We did not observe differences in β‐cell function between treatments during or after 21 months of intervention (a possible exception pertains to stimulated insulin data; however, as this was not accompanied by effects on C‐peptide levels, this could be secondary to changes in insulin extraction over the liver). The question arises of whether our finding of no difference was attributable to a type 2 statistical error. We think that this is unlikely because there was no borderline significance, P = .1 being closest for C‐peptide values. Another concern could be that the intervention did not register differences between treatments because endpoints were not much affected in the whole study population; however, we registered a clear decline in C‐peptide levels during the intervention in those participants who displayed strong markers of autoimmunity, thereby demonstrating that significant deterioration of β‐cell function occurred in many participants during the timeframe of the study.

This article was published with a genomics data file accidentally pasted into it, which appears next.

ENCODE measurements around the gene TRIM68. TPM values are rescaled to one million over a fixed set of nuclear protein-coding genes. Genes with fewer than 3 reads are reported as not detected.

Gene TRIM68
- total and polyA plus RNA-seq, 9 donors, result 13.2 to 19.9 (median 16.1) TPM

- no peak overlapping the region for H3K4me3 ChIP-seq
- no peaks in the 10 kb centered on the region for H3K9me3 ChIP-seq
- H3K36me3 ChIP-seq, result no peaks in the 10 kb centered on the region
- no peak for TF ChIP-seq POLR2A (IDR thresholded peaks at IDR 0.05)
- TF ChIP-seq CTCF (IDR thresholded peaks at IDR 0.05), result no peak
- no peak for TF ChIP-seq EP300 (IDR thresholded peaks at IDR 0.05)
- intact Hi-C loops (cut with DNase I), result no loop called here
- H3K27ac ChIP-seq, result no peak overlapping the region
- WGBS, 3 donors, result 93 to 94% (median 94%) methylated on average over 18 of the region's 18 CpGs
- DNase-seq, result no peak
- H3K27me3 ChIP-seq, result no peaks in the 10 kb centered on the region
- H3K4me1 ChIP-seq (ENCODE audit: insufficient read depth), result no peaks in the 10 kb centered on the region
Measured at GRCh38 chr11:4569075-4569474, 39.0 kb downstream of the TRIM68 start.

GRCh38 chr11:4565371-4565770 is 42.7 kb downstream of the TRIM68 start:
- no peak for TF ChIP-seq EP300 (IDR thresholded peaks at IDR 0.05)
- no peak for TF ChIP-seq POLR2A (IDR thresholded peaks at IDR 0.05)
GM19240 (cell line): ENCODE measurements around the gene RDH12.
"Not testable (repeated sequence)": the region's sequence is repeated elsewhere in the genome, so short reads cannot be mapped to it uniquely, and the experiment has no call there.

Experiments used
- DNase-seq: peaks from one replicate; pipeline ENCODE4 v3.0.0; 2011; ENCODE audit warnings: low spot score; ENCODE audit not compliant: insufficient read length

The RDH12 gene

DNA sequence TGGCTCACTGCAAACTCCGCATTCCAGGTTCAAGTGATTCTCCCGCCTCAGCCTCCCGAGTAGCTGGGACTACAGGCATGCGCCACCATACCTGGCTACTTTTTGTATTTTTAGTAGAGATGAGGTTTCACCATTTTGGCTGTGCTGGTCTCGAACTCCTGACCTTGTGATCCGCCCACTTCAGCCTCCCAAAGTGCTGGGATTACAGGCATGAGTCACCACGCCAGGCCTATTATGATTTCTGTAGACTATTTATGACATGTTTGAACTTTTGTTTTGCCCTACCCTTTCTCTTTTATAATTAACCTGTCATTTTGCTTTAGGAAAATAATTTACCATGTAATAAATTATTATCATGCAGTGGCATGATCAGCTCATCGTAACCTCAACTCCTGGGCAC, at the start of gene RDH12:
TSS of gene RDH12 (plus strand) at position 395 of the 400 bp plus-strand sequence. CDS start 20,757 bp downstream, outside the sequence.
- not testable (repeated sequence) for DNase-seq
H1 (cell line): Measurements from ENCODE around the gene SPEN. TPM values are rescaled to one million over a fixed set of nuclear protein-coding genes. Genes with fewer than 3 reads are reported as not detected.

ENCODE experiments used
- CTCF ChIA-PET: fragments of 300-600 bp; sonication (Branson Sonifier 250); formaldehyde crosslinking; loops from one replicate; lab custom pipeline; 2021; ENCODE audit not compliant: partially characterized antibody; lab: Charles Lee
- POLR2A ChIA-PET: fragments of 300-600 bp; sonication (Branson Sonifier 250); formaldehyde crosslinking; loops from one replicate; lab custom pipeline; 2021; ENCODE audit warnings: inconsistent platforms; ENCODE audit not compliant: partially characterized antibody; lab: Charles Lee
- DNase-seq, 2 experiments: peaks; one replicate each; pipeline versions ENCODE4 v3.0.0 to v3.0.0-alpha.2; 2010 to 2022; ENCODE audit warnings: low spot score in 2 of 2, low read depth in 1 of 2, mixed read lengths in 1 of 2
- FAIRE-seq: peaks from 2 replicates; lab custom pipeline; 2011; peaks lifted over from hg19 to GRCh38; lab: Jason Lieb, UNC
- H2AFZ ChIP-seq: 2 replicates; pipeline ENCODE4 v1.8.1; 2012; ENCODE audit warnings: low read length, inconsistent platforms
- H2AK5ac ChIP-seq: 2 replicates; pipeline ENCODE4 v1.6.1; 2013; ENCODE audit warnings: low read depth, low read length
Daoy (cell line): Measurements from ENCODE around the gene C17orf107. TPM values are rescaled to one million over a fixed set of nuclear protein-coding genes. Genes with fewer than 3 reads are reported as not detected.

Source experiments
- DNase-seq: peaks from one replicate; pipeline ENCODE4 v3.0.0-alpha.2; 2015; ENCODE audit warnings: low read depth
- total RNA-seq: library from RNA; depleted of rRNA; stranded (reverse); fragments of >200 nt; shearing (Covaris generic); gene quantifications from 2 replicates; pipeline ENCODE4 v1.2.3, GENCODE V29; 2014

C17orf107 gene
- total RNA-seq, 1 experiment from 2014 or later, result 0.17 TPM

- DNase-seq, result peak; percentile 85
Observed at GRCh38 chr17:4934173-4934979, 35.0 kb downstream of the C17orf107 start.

No deterioration of β‐cell function was apparent in participants with low GAD antibody titres and absence of other antibodies. This finding is consistent with a recent report.28 It implies that such patients are for many years at low risk of becoming insulin‐dependent. Consequently, they could be treated similarly to those with type 2 diabetes and should not need insulin as a safety measure against a swift change to insulin dependence. Further studies are needed to establish a threshold in titres for no deterioration and to test for deterioration/no deterioration beyond the present time of observation.